Many different kinds of stories concern the building and development of nuclear weapons in 1945. Some claim to be autobiographies or biographies, others claim to be histories, and still others call themselves fictions (some even seem to be poetry or plays). These stories and the ways in which they construct our understanding of "the" story are the subject of this course. We will look at how that part of the history of twentieth-century physics summed up as "the Manhattan Project" has been presented in a variety of verbal and visual media.
Readings will include works of journalism and history such as John Hersey's *Hiroshima* and Richard Rhodes' *The Making of the Atomic Bomb*; memoirs and biographies by people who built and by other people who survived the bomb, among them Robert Oppenheimer, Laura Fermi, Richard Feynman, General Groves, and Hara Tamiki; plays such as Friedrich Durrenmatt's *The Physicists* and Michael Frayn's *Copenhagen*; novels such as Masuji Ibuse's *Black Rain* and Nicolas Mosley's *Hopeful Monsters*; and some general works about the relationships between science and society.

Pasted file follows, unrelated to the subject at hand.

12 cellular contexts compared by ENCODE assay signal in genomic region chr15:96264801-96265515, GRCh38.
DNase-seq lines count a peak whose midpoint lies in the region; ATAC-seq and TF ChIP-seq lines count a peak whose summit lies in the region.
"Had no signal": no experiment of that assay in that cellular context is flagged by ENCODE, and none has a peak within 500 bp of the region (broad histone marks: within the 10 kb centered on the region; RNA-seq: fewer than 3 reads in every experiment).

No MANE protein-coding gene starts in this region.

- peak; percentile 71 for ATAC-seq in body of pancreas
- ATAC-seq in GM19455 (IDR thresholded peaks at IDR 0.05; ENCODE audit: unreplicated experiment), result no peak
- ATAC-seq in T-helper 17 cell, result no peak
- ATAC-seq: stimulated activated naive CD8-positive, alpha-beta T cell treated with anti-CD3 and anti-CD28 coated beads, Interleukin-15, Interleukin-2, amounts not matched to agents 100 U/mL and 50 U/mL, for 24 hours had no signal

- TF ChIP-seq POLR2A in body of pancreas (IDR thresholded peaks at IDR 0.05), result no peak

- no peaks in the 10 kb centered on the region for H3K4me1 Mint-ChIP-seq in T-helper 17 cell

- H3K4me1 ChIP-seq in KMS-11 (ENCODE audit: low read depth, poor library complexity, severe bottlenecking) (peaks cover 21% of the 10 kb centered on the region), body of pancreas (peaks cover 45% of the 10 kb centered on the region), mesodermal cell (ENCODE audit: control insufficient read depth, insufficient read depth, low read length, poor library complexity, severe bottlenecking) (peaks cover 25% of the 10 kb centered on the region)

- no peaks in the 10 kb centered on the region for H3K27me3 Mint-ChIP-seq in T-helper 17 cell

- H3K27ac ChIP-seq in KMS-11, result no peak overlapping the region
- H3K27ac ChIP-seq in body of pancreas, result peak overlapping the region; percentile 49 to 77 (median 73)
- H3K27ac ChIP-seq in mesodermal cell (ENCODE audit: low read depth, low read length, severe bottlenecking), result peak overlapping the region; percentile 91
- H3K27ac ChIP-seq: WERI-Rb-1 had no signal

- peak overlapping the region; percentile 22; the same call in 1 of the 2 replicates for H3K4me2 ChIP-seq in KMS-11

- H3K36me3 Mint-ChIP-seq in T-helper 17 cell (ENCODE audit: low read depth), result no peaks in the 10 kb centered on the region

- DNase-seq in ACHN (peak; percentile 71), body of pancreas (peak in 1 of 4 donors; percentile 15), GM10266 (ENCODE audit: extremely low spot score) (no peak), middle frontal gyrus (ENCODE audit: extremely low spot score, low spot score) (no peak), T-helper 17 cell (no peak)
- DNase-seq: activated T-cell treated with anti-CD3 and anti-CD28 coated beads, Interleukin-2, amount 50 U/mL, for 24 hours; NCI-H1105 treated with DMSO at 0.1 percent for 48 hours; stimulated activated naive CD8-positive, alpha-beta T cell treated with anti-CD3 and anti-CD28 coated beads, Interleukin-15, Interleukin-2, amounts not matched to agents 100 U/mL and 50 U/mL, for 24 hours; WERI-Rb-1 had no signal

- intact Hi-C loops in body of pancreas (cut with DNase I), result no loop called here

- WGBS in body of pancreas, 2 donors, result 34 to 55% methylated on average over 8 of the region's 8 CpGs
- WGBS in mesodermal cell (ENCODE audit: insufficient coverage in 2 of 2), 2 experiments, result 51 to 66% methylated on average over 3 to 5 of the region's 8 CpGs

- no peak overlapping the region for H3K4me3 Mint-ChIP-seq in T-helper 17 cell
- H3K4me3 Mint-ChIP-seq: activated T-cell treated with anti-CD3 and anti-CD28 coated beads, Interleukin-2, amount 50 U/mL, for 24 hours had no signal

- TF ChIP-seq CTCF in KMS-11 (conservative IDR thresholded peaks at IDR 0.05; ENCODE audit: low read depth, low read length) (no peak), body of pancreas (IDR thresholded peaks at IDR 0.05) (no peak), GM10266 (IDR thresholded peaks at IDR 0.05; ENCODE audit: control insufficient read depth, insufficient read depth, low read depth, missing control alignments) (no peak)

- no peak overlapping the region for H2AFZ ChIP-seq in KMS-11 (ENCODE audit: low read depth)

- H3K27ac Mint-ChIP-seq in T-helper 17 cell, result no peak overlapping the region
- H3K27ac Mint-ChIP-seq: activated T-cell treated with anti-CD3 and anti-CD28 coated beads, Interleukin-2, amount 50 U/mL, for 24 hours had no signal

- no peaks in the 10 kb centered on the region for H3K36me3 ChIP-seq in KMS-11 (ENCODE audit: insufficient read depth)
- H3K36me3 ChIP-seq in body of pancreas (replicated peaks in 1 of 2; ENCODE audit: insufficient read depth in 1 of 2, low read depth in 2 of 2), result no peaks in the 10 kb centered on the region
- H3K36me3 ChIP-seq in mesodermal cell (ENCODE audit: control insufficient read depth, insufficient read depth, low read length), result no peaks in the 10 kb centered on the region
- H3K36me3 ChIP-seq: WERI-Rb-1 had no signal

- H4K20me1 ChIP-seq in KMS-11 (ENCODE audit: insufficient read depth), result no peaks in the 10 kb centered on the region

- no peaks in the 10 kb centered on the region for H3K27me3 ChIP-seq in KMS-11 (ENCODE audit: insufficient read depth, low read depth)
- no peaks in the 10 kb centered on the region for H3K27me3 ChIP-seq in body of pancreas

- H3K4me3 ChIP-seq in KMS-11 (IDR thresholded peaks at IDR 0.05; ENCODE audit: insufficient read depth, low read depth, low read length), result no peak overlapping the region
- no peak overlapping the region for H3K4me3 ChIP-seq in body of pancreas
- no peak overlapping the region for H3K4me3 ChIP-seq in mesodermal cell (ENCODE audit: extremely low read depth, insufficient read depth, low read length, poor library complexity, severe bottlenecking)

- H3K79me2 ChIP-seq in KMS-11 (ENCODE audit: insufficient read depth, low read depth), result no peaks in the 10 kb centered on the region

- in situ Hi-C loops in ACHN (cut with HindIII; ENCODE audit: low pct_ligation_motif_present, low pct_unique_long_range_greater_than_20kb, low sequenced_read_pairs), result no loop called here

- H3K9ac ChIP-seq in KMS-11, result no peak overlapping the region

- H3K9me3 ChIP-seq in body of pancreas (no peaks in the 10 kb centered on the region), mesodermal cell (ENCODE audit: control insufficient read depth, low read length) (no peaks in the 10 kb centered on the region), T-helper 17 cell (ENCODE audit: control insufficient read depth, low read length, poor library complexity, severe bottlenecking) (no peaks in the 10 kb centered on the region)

An important note: It is *not* necessary to be a physicist to take this course. The instructor teaches literature, not physics.